Actors Play the Music of August Wilson’s Dialogue in ‘Ma Rainey’s Black Bottom’

From left: David Alan Anderson, Kelvin Roston, Jr., A.C. Smith and Alfred H. Wilson in “Ma Rainey’s Black Bottom” at Writers Theatre. (Photo credit: Michael Brosilow)From left: David Alan Anderson, Kelvin Roston, Jr., A.C. Smith and Alfred H. Wilson in “Ma Rainey’s Black Bottom” at Writers Theatre. (Photo credit: Michael Brosilow)

I have long imagined what might happen were a gifted composer to turn one of the 10 plays in The Century Cycle, August Wilson’s epic look at African-American life in the 20th century, into a blues opera.

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But watching the Writers Theatre revival of “Ma Rainey’s Black Bottom” – a play first produced at the Yale Repertory Theater in 1984, and that quickly moved to Broadway, heralding the arrival of a unique voice that would alter the shape of black theater in this country – I was reminded that such an effort would be largely redundant. For while there is relatively little actual music played or sung during the course of the play, the harmonies, dissonances and inflections of the conversations among the four men who form Ma Rainey’s fractious band are already something of a spoken-word blues opera. And as “sung” by a quartet comprised of four stellar actors – David Alan Anderson, A.C. Smith, Alfred H. Wilson and Kelvin Roston, Jr. – no further embellishment is needed. They are simply astounding.

Felicia P. Fields in “Ma Rainey’s Black Bottom” (Photo credit: Michael Brosilow)Felicia P. Fields in “Ma Rainey’s Black Bottom” (Photo credit: Michael Brosilow)

And then there is the commanding, no-nonsense presence of Felicia P. Fields as Ma Rainey, “The Mother of the Blues,” who was one of the earliest professional blues singers, and one of the first generation to record the blues – largely on Paramount, a label widely considered substandard in its recording techniques.

Fields is sensational, but doesn’t get to sing anywhere near as much as you might wish because this play is mostly about what happens beyond the actual recording.

“Ma Rainey” is the only installment in Wilson’s cycle of plays that is not set in the Pittsburgh Hill District of his formative years. Rather, it takes place in 1927, in a chilly Chicago recording studio that (if Todd Rosenthal’s handsome two-story set is historically accurate), was housed in an old, unused brick church.

The musicians gather on time, with Sturdyvant (Thomas J. Cox), the money-pinching producer and engineer, already in the sound booth, and Irvin (Peter Moore), Ma’s manager, ready to serve as peacemaker. Both men are white (and casually refer to the musicians as “boys”). Ma Rainey will be late, arriving (followed by a policeman) with her retinue: Sylvester (a spit-on Jalen Gilbert), the shy, stuttering nephew she has taken under her wing, and Dussie Mae (the fascinating Tiffany Renee Johnson), a beautiful young dancer.

Thomas J. Cox, left, and Peter Moore in “Ma Rainey’s Black Bottom” (Photo credit: Michael Brosilow)Thomas J. Cox, left, and Peter Moore in “Ma Rainey’s Black Bottom” (Photo credit: Michael Brosilow)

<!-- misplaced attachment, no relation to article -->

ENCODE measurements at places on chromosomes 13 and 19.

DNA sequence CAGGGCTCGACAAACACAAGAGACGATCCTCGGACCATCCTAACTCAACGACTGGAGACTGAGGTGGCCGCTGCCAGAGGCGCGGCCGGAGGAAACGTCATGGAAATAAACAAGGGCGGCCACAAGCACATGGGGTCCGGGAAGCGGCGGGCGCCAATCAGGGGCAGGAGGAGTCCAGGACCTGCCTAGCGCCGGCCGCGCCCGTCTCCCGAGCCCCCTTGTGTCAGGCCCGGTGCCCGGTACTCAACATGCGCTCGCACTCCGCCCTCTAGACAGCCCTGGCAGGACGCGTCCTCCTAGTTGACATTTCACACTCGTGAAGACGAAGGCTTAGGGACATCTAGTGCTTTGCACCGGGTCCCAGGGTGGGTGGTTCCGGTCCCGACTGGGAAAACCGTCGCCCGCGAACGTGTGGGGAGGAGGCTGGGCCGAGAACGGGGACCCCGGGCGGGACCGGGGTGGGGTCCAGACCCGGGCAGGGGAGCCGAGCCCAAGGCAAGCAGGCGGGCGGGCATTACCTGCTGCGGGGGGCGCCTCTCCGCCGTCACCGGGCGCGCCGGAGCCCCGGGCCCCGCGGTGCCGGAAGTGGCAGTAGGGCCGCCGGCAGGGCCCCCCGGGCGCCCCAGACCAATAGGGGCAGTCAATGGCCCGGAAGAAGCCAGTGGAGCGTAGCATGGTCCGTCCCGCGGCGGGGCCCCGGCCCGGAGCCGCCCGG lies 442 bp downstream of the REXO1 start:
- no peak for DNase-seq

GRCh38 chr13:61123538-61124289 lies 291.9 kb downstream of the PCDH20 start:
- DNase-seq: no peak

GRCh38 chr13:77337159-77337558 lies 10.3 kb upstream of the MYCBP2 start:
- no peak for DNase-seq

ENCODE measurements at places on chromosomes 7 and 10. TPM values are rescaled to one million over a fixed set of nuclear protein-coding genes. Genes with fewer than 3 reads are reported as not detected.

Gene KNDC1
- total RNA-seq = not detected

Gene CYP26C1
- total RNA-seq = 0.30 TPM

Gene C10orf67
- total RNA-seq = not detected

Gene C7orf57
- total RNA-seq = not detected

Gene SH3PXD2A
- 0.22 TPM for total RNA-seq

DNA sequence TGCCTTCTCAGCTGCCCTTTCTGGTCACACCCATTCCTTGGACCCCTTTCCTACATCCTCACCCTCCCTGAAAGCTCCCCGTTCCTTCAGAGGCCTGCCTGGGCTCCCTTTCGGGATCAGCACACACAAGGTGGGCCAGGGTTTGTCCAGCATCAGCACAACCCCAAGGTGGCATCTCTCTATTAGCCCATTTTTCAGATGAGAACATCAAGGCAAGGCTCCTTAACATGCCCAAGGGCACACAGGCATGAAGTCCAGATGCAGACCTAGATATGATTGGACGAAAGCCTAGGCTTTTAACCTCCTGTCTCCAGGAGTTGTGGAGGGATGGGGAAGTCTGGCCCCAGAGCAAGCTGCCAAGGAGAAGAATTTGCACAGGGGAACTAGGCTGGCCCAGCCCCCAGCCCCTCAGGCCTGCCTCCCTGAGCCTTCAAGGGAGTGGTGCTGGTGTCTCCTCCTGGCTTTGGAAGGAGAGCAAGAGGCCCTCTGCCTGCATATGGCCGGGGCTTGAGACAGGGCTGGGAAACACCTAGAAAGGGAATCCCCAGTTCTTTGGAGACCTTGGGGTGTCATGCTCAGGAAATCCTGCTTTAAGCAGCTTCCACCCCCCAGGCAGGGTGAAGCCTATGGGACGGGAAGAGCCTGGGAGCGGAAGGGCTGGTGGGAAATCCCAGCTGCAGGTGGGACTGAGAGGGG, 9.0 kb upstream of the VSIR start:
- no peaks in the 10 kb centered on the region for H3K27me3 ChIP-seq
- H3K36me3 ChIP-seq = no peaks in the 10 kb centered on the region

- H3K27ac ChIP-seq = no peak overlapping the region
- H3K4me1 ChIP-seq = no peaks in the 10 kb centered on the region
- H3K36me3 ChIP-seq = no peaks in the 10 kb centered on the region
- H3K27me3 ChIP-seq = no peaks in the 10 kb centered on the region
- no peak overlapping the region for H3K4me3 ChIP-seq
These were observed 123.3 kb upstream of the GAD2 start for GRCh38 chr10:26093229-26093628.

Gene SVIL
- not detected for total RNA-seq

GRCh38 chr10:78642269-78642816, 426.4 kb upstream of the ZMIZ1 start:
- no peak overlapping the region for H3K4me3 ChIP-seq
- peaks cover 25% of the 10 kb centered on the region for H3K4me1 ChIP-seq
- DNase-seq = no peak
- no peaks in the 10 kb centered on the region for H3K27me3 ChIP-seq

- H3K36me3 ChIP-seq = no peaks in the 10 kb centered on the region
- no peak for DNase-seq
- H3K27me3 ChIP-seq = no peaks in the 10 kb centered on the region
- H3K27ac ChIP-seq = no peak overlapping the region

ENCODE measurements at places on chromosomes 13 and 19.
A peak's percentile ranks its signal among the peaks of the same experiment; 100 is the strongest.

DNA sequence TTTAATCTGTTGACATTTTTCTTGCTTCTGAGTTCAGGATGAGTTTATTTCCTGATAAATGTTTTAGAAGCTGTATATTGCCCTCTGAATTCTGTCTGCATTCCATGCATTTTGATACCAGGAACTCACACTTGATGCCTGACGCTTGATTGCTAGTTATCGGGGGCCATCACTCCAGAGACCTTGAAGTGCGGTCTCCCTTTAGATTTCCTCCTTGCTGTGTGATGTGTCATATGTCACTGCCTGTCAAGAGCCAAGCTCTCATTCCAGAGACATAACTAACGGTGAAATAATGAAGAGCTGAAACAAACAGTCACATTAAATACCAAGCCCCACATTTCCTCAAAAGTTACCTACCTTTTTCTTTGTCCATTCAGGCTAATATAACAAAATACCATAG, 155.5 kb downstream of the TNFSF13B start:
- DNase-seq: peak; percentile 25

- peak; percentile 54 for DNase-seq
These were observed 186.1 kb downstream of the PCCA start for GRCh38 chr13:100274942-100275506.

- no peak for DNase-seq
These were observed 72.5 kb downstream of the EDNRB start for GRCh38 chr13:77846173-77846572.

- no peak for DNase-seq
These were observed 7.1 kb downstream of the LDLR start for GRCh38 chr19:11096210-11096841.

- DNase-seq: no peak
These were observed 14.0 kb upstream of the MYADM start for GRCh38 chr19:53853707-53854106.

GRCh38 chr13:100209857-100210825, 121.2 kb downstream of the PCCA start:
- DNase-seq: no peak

Three of the musicians are “old-school types” who have known each other for years, but they have decidedly different personalities. There is Toledo (Anderson), the pianist, philosopher and hyper-intellectual who spins elaborate global theories about everything, particularly the state of black men. There is Cutler (Wilson), the bandleader and trombone player who just wants to do his job and get paid in cash, since cashing a check is almost impossible for a black man. And there is the bass player, Slow Drag (Smith), a burly man who can dance up a storm, and who spins the elaborate tale of a man who made a deal with the devil and did just fine.

Levee, the trumpet player (played with full fire, ferocity and impulsiveness by Roston), is of a younger generation. Impatient, hot-tempered and ambitious (and deeply scarred by a traumatic racist event in his childhood that erased any belief in the possible existence of God), he writes songs and has big plans to have a band of his own. He also senses there is a change in the air musically, with people wanting faster dance music arrangements rather than Ma Rainey’s more country-style blues. In fact, he has written a new arrangement of the title song approved by Sturdyvant, but Ma rejects it, clearly reminding everyone that she is still selling records and keeping the recording studio alive. Ma knows very well about how to get her way.

The cast of “Ma Rainey’s Black Bottom” (Photo credit: Michael Brosilow)The cast of “Ma Rainey’s Black Bottom” (Photo credit: Michael Brosilow)

Levee, who has just bought a fancy pair of Florsheim shoes – a status symbol he prizes above all else – also is quickly distracted by Dussie Mae, a sexy young climber (who a program note suggests might be Ma Rainey’s lover, though I sensed no hint of that being the case). And when she leaves the session with Ma, and Sturdyvant reneges on a promise to record his songs, and Toledo accidentally steps on his new shows, he turns into a human explosive.

Director Ron OJ Parson has orchestrated the voices of his exceptional cast to perfection so that each character’s “arias” don’t just grab the spotlight but serve as a vivid reminder of Wilson’s ability to air many viewpoints and use his uncanny ear for capturing the inherent music and variety in African-American speech. As it happens, he was his own best composer.

“Ma Rainey’s Black Bottom” runs through March 17 at Writers Theatre, 325 Tudor Court, Glencoe. For tickets ($35-$80) call (847) 242-6000 or visit writerstheatre.org. Running time is 2 hours and 30 minutes with one intermission.

Follow Hedy Weiss on Twitter: @HedyWeissCritic


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